Judgment and Unconditional Love
It’s Valentine’s Day. True, a “Hallmark Holiday” for many, but a good excuse nonetheless to look at Love.
Love is a vast topic, and perhaps the only topic truly worth discussing. Love is, in the end, everything. But love is also incredibly misunderstood.
The concept of love that many of us grow up with is (quite unintentionally, most of the time) conditional: The basic assumption is that “I will love you when/if you do this.” This assumption is not typically stated out loud (although sometimes it is brutally drilled into kids’ bodies-minds), and most parents really would never mean or think such a thing. But whether they are aware of it or not, parents’ actions and seemingly benign statements can sound to a kid like...
The flip side of these beliefs is that as kids, we start to believe, “If I don’t [do these things/act this way] I am unlovable and will not be loved” and “I am not good enough just as I am.”
Because we are human, unless we are explicitly told that those conditions do not need to be met in order for us to truly be loved and deemed lovable, we bring those conditions into adulthood. There, we place them on ourselves, on our partners, on our kids and our colleagues.
As adults, we can easily identify the conditions that we place on ourselves (or that we feel have been placed on us by our parents, culture, or society) when we hear ourselves using the word “should.”
Since I started my much-needed sabbatical, I can’t even count the number of times I have felt a strong anxiety and the overwhelming feeling that I SHOULD be performing or producing something. After some searching, I found that the judgments I absorbed somewhere along the line sound something like:
Luckily, I now know the antidote to judgment. It’s unconditional love.
This is an active practice (and yes, it is a practice) that we all have available to us, anytime we notice we are judging ourselves. Common judgments I hear from friends and clients include things like:
Here’s how I have learned to eliminate the "shoulds" and welcome unconditional love into my own life:
Step 1: Notice the judgment. What behavior or choice am I telling myself is wrong or bad?
Step 2: Ask if it's really true. Will someone die or something awful happen if I do not do that thing/change that "bad/wrong" behavior today, right now, or soon?
Step 3: If the answer is yes (such as with the statement, "I should take the car in because the brakes don't work right"), then I go on with doing the thing and feel good about actually doing what needs to be done to avoid an emergency or tragedy. If the answer is no, which it typically is, then I notice and accept the fact that I somewhere, somehow, learned that that thing I am judging about myself was not an acceptable way to be or thing to do--even though I know for a fact that that statement is not true for me, at this time.
Step 4: Ask myself “Do I want to change or do XYZ differently? Is that something I willingly and lovingly want to change or do today, right now, or soon?”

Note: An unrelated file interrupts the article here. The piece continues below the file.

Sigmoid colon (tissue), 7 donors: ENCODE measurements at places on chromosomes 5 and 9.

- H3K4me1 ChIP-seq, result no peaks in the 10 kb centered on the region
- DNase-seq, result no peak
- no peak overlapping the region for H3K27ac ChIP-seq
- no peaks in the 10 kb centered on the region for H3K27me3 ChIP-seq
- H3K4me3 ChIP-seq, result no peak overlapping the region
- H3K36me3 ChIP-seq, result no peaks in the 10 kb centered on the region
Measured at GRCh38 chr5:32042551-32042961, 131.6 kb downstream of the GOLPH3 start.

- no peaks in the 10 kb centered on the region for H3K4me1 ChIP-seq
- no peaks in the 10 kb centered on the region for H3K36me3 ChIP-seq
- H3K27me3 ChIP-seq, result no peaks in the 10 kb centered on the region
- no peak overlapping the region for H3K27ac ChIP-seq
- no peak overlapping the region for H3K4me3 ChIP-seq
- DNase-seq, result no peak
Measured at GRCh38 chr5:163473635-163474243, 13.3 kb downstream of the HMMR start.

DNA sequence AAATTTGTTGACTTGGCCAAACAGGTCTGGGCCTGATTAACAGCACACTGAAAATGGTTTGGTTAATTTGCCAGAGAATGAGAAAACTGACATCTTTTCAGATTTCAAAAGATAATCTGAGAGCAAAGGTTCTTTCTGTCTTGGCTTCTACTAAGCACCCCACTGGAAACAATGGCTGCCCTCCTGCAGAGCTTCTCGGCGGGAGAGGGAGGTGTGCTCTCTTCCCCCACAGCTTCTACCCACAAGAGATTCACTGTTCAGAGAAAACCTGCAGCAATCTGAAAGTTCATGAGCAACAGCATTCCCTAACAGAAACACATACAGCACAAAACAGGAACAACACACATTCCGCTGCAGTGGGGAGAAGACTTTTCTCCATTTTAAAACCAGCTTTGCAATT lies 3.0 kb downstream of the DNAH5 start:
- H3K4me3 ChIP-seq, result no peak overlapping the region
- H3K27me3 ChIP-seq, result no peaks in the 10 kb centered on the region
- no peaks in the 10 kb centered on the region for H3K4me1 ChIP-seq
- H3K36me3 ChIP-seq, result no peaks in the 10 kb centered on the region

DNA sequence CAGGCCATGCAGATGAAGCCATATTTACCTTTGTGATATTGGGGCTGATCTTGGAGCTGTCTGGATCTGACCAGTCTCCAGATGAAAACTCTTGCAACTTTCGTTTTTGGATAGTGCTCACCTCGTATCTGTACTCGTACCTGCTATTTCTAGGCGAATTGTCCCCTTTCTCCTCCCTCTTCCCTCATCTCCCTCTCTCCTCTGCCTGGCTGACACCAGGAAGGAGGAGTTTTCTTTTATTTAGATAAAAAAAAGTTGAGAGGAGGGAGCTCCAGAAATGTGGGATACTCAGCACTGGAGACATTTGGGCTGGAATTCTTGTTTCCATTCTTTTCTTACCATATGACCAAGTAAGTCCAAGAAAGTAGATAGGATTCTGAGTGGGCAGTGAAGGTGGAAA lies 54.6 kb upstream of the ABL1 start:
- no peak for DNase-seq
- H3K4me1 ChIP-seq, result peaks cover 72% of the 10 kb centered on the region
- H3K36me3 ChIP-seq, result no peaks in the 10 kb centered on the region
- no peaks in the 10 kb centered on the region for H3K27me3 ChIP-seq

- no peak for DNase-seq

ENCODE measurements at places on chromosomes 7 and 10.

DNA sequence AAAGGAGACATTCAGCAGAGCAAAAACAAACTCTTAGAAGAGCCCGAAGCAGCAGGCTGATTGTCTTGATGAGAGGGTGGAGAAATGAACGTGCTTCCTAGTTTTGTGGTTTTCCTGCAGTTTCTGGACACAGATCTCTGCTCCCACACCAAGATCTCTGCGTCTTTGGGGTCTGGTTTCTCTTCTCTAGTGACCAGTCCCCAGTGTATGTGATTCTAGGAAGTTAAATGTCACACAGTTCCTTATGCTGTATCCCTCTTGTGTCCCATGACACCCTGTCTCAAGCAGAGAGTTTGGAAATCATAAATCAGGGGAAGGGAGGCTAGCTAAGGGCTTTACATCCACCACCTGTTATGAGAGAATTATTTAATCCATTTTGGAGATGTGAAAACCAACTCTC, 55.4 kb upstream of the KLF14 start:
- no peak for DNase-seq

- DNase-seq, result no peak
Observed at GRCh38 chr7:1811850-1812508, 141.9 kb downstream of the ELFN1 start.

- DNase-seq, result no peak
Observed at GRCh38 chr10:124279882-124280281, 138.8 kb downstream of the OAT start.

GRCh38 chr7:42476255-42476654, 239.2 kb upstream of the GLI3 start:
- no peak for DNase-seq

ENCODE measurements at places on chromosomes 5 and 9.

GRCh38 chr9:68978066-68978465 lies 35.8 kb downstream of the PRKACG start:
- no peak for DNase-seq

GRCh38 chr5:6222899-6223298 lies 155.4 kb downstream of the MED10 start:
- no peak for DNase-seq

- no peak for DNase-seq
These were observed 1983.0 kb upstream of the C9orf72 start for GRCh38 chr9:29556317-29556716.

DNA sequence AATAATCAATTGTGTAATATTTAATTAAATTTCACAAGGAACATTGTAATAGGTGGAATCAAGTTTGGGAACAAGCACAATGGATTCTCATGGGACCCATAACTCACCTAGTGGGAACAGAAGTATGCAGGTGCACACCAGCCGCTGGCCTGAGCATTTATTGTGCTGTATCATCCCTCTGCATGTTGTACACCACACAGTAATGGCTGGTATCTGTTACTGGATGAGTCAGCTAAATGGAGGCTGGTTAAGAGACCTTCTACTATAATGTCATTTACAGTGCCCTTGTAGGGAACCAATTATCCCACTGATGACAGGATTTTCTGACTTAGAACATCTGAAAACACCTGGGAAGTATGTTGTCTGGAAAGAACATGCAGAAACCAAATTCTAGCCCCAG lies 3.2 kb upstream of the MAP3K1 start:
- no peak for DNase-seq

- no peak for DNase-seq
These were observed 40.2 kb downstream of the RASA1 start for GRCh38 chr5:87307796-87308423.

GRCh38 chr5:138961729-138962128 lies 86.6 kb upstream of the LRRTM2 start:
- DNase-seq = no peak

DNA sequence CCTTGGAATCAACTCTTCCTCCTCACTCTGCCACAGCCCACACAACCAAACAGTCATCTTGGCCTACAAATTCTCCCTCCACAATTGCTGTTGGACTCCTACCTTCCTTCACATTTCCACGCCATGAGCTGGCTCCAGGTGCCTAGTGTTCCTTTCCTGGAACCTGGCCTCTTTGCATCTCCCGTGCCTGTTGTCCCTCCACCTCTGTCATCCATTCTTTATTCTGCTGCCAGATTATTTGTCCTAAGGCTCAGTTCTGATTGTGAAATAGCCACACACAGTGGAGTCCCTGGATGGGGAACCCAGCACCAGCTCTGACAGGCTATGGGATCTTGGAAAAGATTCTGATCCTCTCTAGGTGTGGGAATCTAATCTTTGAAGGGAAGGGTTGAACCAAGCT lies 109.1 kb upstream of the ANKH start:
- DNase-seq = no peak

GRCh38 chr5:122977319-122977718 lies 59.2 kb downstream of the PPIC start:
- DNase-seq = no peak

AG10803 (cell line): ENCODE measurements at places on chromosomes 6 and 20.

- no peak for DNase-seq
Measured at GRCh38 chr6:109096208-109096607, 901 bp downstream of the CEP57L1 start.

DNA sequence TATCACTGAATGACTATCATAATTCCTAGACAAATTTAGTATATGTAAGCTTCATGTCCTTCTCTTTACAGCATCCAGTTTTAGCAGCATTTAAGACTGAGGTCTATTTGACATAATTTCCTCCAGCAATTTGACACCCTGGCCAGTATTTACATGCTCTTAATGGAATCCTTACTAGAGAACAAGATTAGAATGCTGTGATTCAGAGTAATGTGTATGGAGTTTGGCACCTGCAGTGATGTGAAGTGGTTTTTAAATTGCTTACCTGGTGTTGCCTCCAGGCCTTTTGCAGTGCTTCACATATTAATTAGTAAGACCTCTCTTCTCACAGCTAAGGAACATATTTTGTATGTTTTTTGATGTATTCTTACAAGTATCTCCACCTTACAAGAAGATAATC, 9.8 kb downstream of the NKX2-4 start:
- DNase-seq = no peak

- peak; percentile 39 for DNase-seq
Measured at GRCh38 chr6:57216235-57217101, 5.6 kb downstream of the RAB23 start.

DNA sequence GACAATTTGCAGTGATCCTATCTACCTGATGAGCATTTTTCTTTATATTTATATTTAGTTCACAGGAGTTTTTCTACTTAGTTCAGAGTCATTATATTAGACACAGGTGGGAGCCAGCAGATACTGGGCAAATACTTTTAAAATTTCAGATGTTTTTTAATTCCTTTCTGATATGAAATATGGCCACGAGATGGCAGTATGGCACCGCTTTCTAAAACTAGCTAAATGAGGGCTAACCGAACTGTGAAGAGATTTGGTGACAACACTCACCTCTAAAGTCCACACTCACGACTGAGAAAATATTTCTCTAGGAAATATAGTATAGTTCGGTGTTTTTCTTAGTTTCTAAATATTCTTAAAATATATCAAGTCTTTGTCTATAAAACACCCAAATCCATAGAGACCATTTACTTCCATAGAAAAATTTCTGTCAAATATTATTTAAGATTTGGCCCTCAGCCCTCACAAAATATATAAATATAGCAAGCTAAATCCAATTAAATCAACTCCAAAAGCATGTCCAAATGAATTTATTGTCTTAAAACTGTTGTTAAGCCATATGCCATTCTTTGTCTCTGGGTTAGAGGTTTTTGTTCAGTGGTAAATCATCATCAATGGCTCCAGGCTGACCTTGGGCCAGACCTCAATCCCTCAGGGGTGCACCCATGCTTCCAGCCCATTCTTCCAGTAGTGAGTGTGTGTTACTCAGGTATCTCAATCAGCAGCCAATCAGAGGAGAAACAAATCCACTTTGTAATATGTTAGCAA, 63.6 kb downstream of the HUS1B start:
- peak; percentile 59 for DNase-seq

Step 5: If it’s not, decide then and there to love myself and my behavior or choice. Then give myself compassion and forgiveness for being perfectly human, and decide to feel deep gratitude for the fact that I am alive and get to experience this amazing thing called Love. From myself! Any time I want!
You know when you are actively practicing unconditional love when you can decide that you will not perform or engage in a "should" and you still totally, authentically, deeply love yourself.
I have about a billion other thoughts and connections to make about love and judgments, where judgments come from, how we can figure out which internal messages are true or false for us, how we decide to change things we truly want to change, how judgments ruin our relationships with ourselves and our partners/loved ones, and how we can stop judging others in a marketing-driven world in which nothing and no one is ever deemed “enough.” Not so long ago, I would have told myself I “should” edit this post, add more to it, streamline the argument, etc etc. But I’ll leave it as it is. The sun is shining and I want to meet a friend for a writing date. I’m incredibly grateful I made the choices I have made so I get to do exactly that.
I wish you all unconditional love on Valentine’s Day and every day! You are perfect and enough just as you are!
Very actionable and beautifully written. Thank you for sharing this little treasure with us!
Thanks, Yip! I'm glad you found it helpful.
Yes! It's the "do I want to" question that is key. It changes everything. I *should* go grocery shopping. Ugh. But I'm so tired and comfy on my couch. Wait, do I *want* to eat yummy food tomorrow morning after I roll out of bed? Yes! Ah, then I really *want* to go grocery shopping tonight before the stores close. :) I seriously love how that works.
Siân Goldthorpe Stein
Thanks so much for this ‚Valentine‘ Sarah! It’s a wonderful insight that can be applied instantly and effortlessly to so many daily situations. I’m really going to enjoy turning the tables on ‚Should‘!
Thanks, Sian! I was hoping it would be useful. I also find it so easy to do the "should/want to" test. So far, it's never let me down.
Your comment will be posted after it is approved.
Leave a Reply.
To search all content for your favorite keywords, use the search bar below.